Behind closed doors: Sociology professor debunks marriage, divorce myths

In her Marriage and The Family class, Dr. Jodien Johnson helps students view topics such as dating, communication and divorce through a sociopsychological lens. Camie Jobe | Photographer

By Kalena Reynolds | Staff Writer

During the ring-by-spring rush, lecturer of sociology Dr. Jodien Johnson teaches the trends and statistics of marriage in her class titled Marriage and The Family. The class presents topics from “a sociopsychological viewpoint with stress on personal awareness, growth and satisfaction in interpersonal relations.”

Johnson teaches about how and who people date, how people in a marriage or family communicate, sexual adjustment, parenting, cohesion, adaptability and divorce. She also debunks myths about current marriage trends and how they have evolved over the years.

“I think people are surprised when we talk about how divorce is actually decreasing — the percent of people getting divorced,” Johnson said. “Most people have been told that the divorce rate is 50%, that half of all marriages end in divorce. Certainly at the peak of [it], that was probably true, but since the ’90s, we’ve seen the divorce rate steadily coming down.”

Johnson said divorce peaked in the 1970s and 1980s, and in the 1990s, divorce laws allowed for “no-fault” divorces, meaning neither person in the marriage was responsible for it ending. However, with the decrease in divorce rates since then comes a reduction in marriage rates and a shift in overall priorities.

“Women were entering the workforce, so they could divorce and support themselves,” Johnson said. “So we saw that huge spike, and that’s when it became a really big social concern. And since then, it has been decreasing. We also see the marriage rates are decreasing. So maybe also the people that really want to be married, stay married.”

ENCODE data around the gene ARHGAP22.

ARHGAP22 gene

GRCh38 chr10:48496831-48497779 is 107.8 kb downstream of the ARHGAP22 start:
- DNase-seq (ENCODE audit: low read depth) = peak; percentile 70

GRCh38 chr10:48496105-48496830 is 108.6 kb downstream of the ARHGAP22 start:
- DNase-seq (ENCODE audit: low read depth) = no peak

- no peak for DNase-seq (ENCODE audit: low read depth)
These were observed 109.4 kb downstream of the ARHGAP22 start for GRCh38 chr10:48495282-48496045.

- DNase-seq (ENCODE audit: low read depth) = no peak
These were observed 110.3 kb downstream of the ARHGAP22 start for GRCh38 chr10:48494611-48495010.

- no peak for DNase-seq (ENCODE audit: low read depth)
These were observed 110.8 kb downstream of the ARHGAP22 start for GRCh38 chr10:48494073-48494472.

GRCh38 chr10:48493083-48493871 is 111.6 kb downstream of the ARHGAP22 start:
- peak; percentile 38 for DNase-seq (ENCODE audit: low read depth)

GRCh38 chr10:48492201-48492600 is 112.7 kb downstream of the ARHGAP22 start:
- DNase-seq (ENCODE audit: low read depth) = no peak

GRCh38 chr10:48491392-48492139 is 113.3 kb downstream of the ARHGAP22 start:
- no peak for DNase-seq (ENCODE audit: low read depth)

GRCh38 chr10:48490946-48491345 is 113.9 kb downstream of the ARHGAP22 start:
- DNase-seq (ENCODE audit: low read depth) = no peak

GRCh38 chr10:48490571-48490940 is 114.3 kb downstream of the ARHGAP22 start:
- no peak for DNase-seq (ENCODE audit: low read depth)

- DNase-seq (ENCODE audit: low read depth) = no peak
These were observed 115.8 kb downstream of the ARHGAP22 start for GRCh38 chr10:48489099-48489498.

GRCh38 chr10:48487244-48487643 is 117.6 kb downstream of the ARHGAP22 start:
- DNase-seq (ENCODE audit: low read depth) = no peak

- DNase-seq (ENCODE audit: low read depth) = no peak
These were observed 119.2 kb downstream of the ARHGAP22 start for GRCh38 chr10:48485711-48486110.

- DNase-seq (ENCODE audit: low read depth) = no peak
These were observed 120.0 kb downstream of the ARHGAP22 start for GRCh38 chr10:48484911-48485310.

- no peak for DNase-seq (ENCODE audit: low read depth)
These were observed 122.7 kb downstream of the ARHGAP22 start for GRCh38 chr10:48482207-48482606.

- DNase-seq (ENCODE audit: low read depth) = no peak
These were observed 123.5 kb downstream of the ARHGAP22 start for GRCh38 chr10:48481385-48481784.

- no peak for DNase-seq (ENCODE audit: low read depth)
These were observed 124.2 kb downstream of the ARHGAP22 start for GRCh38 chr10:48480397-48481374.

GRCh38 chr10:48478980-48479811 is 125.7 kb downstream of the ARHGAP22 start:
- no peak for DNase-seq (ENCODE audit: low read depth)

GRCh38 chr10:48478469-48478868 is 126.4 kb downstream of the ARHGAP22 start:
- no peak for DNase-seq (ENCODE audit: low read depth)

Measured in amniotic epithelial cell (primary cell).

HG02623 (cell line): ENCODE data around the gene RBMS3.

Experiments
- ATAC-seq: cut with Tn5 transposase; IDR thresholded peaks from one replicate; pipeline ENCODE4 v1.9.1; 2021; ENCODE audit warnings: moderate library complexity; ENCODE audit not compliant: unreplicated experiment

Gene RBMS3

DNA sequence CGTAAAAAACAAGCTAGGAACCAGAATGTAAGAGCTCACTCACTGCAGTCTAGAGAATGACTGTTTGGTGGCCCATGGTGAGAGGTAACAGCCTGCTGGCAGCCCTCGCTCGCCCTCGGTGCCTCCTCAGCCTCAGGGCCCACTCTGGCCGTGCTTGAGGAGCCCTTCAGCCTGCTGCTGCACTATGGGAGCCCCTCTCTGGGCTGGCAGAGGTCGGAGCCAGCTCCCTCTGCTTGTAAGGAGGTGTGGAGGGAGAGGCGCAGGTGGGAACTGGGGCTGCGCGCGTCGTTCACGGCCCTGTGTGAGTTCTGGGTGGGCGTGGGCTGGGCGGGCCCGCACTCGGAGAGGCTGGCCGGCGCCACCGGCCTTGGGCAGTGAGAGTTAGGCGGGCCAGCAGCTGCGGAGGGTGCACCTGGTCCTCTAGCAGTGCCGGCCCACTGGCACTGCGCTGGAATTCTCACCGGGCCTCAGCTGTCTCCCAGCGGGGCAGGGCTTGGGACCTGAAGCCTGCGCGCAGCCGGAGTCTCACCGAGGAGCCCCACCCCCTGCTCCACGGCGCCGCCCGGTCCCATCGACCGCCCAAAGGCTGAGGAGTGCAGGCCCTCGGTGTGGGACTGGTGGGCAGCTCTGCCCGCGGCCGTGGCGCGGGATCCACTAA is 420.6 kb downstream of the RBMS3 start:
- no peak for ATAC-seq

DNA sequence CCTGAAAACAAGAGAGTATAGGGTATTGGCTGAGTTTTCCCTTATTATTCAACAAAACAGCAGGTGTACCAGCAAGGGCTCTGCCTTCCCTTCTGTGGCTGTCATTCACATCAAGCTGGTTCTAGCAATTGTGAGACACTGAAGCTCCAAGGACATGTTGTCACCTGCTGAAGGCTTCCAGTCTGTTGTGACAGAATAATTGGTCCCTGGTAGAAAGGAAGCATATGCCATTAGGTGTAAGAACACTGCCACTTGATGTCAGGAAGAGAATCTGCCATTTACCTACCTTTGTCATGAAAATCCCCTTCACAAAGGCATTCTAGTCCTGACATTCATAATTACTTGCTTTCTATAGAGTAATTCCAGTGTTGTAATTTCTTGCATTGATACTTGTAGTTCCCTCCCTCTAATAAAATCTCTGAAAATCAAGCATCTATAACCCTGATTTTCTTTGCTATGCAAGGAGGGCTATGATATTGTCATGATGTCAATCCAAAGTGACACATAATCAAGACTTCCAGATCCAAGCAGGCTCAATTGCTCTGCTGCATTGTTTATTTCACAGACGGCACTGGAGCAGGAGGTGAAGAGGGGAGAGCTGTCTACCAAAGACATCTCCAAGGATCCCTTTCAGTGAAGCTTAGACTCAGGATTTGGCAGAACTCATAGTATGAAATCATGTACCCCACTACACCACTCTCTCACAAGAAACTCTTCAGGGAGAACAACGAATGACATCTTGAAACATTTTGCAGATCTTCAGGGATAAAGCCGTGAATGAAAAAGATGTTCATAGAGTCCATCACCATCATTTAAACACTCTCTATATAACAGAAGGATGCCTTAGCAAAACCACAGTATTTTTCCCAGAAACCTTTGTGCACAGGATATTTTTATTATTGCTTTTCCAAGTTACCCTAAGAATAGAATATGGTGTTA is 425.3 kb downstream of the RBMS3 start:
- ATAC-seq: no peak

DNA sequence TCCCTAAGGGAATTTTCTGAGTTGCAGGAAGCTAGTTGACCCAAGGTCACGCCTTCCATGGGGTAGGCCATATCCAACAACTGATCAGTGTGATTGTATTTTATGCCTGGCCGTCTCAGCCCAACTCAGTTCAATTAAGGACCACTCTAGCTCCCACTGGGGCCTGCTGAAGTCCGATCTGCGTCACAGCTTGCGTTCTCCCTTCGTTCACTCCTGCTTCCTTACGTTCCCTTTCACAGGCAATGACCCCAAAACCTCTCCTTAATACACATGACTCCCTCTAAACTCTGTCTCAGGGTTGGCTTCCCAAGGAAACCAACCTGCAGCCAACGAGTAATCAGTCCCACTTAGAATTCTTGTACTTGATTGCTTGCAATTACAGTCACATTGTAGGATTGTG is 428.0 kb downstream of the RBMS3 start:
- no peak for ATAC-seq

Johnson said the misleading divorce statistics are based on studies done in the ’80s on a mix of marriages. It included couples in their second, third and fourth marriages, which have a much higher rate of divorce, making it an inaccurate representation of marriage statistics.

While Johnson said divorce statistics are much lower than what most people think, she also mentioned that predictors of successful marriages have shifted.

“For example, if you have an education, you’re much less likely to get a divorce,” Johnson said. “A bachelor’s degree or higher is much less likely to get a divorce than someone without a bachelor’s degree, and so education seems to be a big influencer. If you practice a religion — not if you claim a religion, but if you actually practice the religion — you’re less likely to get a divorce.”

Every year, Johnson surveys her classes at the beginning of the semester in order to get their viewpoints on the subjects they will discuss. Seven Springs, N.C., graduate student Chloe Davis has been Johnson’s teaching assistant for the last year and has seen firsthand the thought processes of Baylor students on topics like cohabitation, divorce, gender roles and marriage.

Davis said one of the most surprising results of the surveys was that Baylor students were against living with their partner before marriage.

“It’s very surprising to me every semester that Baylor students are very against living with their spouse or partner before marriage, whereas most other universities, if we took a poll, I’m sure most would approve of cohabitation or even would be cohabiting,” Davis said. “But with this whole ring-by-spring culture, I think it really sets a tone for Baylor’s campus on not living together until later.”

Davis said students are often taught concepts like a “marriage market” — how marriage is more centered around economic trades in society.

“A lot of it is teaching them about the marriage market and how love does not have much to do with marriage, unfortunately, anymore,” Davis said. “It’s more of an economic trade. You find your best match by who can provide for you and who you feel you can provide for. So I think it gives an interesting spin on how people traditionally think of marriage and family life.”

Even though indicators of successful marriages have shifted, Johnson said the biggest transition related to marriage is people’s priorities in marriage. Why people are getting married now compared to 50 years ago is centered around the question of love and happiness rather than security.

“Marriage of the past would be unbearable for people today — these marriages that were mostly sort of arranged by our families, that didn’t necessarily include love, that were about stability and fulfilling roles and public good,” Johnson said. “Today, we would not be able to sustain those, because our culture today is not about sustaining family for the public good. It’s about individual happiness.”